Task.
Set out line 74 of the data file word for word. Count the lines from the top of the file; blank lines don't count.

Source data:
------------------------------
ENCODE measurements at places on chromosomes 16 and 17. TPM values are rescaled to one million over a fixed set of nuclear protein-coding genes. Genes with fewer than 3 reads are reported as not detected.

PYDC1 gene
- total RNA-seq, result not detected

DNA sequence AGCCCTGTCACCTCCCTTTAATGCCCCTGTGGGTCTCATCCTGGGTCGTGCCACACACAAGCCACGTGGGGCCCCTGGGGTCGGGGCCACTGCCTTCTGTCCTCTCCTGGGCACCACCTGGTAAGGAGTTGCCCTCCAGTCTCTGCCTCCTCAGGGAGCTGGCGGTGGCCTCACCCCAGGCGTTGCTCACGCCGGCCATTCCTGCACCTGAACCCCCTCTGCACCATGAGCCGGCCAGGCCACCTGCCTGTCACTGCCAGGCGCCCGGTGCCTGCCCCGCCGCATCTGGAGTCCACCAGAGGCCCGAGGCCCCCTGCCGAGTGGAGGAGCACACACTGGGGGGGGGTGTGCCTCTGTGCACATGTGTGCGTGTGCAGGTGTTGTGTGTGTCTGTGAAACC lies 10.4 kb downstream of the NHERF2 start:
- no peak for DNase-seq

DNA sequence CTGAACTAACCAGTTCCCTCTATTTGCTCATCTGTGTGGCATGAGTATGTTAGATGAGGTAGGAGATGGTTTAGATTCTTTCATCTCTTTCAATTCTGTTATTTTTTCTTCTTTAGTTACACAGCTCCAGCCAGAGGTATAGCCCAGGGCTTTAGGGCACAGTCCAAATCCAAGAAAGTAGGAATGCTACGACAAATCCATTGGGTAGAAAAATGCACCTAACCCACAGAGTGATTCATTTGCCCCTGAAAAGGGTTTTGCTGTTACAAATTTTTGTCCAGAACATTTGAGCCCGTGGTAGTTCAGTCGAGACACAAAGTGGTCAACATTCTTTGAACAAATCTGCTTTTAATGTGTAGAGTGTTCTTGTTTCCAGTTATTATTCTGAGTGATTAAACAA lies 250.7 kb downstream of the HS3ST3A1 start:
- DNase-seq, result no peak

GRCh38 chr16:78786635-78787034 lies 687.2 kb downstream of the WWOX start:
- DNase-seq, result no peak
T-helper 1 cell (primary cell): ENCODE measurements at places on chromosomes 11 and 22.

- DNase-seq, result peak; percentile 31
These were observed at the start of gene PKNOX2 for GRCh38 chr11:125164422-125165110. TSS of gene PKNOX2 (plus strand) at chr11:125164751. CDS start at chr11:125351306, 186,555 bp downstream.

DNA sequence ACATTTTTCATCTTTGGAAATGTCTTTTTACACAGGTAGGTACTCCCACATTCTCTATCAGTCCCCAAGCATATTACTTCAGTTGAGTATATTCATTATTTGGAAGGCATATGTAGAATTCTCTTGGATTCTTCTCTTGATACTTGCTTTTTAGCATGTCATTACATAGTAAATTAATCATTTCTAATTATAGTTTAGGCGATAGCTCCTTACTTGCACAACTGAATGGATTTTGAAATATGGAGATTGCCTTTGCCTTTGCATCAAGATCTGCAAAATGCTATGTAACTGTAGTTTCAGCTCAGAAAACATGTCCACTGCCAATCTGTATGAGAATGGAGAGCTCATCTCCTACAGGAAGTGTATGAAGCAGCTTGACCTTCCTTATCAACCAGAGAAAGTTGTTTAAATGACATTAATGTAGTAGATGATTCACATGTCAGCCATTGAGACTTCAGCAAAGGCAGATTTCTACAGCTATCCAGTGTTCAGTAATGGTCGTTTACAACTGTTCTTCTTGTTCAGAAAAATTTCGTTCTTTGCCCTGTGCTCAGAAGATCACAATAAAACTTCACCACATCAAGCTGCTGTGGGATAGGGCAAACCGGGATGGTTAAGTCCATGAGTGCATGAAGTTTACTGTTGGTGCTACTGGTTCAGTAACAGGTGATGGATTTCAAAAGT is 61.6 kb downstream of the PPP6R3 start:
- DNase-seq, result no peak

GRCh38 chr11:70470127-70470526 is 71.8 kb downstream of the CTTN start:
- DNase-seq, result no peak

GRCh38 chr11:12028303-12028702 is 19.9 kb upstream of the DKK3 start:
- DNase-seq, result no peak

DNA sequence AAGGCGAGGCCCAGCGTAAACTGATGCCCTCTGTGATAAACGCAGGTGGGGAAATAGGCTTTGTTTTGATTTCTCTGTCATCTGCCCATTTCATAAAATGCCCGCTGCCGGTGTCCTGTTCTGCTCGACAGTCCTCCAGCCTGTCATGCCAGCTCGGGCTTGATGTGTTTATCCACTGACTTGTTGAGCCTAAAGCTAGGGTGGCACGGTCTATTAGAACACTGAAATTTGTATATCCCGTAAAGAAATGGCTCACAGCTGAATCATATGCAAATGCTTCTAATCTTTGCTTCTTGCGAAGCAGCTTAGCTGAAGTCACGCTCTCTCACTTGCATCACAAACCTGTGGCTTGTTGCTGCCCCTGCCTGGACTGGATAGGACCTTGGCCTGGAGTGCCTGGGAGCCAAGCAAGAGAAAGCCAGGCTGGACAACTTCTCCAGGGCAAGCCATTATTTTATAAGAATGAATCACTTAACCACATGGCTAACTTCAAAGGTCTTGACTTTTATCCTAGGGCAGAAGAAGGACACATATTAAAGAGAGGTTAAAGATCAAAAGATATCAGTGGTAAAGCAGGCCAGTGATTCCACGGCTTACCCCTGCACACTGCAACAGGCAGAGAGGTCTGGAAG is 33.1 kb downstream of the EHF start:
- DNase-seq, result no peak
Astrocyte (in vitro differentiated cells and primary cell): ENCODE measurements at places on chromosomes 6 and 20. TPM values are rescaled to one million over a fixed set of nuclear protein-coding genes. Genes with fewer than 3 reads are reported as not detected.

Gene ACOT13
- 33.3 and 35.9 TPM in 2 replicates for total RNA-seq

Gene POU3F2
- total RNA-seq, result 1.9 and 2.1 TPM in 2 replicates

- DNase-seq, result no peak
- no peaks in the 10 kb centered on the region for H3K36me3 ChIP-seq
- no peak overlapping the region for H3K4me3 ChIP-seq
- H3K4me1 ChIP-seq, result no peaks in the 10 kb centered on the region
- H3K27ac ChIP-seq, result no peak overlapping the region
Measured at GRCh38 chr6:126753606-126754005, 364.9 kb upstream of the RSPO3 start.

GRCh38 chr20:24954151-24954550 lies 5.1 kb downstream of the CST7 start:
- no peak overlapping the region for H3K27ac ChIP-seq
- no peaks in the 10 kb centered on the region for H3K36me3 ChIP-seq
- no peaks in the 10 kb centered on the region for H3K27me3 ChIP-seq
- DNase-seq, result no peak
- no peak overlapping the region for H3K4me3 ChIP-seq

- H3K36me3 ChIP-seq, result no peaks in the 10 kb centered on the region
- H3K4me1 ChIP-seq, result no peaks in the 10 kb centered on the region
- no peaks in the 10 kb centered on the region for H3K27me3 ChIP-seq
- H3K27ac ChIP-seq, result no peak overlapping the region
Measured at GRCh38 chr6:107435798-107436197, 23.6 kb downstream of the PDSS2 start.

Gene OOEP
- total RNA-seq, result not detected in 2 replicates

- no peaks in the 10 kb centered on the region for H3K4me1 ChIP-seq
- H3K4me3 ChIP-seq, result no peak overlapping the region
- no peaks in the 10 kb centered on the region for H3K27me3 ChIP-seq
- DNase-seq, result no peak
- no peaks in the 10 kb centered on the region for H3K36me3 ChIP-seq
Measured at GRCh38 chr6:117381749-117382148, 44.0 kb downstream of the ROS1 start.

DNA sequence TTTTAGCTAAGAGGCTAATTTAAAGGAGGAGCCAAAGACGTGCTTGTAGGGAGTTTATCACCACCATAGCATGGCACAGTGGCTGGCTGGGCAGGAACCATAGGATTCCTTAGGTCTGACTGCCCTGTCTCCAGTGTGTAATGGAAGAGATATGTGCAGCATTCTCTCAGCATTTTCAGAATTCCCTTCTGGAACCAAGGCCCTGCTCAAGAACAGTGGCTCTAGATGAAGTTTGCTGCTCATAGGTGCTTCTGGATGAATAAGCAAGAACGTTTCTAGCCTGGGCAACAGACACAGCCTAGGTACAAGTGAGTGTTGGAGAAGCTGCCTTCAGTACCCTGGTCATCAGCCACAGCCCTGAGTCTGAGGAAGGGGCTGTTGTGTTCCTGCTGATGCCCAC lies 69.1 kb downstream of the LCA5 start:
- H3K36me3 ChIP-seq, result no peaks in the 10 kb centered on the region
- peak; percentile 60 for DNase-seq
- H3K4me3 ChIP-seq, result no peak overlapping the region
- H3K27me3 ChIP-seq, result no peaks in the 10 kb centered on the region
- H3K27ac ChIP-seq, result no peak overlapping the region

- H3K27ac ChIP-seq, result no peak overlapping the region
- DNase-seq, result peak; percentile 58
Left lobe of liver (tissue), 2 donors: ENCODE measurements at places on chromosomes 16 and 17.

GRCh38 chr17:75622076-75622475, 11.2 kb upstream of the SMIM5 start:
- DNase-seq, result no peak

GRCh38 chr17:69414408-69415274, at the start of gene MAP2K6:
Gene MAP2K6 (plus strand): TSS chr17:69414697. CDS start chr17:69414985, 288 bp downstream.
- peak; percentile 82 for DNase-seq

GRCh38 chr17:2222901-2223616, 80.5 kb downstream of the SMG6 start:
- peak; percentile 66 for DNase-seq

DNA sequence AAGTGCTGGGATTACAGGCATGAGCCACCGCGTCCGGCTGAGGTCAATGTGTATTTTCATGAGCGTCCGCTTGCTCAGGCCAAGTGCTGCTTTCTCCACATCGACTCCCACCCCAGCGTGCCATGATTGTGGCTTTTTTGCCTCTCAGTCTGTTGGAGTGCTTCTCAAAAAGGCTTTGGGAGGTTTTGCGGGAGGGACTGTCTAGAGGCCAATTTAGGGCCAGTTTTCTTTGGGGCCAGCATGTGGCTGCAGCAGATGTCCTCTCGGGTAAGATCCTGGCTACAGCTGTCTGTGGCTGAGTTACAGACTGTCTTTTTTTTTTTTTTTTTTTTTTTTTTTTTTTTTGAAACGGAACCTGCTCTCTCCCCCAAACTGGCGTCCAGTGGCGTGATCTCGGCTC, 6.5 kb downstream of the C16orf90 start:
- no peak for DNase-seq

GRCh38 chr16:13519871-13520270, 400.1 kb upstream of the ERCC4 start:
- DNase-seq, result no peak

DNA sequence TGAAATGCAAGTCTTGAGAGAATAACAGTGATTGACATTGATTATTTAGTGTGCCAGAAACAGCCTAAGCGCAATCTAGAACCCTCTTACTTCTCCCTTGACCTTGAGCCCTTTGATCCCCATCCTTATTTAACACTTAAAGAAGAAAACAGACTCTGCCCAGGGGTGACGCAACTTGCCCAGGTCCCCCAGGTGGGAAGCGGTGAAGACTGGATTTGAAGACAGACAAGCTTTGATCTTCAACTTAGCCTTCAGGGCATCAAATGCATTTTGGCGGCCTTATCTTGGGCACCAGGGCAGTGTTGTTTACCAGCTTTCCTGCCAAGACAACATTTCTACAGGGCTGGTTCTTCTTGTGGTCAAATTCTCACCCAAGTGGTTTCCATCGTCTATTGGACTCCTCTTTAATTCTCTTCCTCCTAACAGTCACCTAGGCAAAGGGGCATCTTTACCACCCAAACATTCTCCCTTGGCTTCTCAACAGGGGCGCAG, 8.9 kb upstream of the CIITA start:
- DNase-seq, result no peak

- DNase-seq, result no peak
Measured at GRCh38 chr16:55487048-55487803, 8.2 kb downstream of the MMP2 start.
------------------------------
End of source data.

Measured at GRCh38 chr16:55487048-55487803, 8.2 kb downstream of the MMP2 start.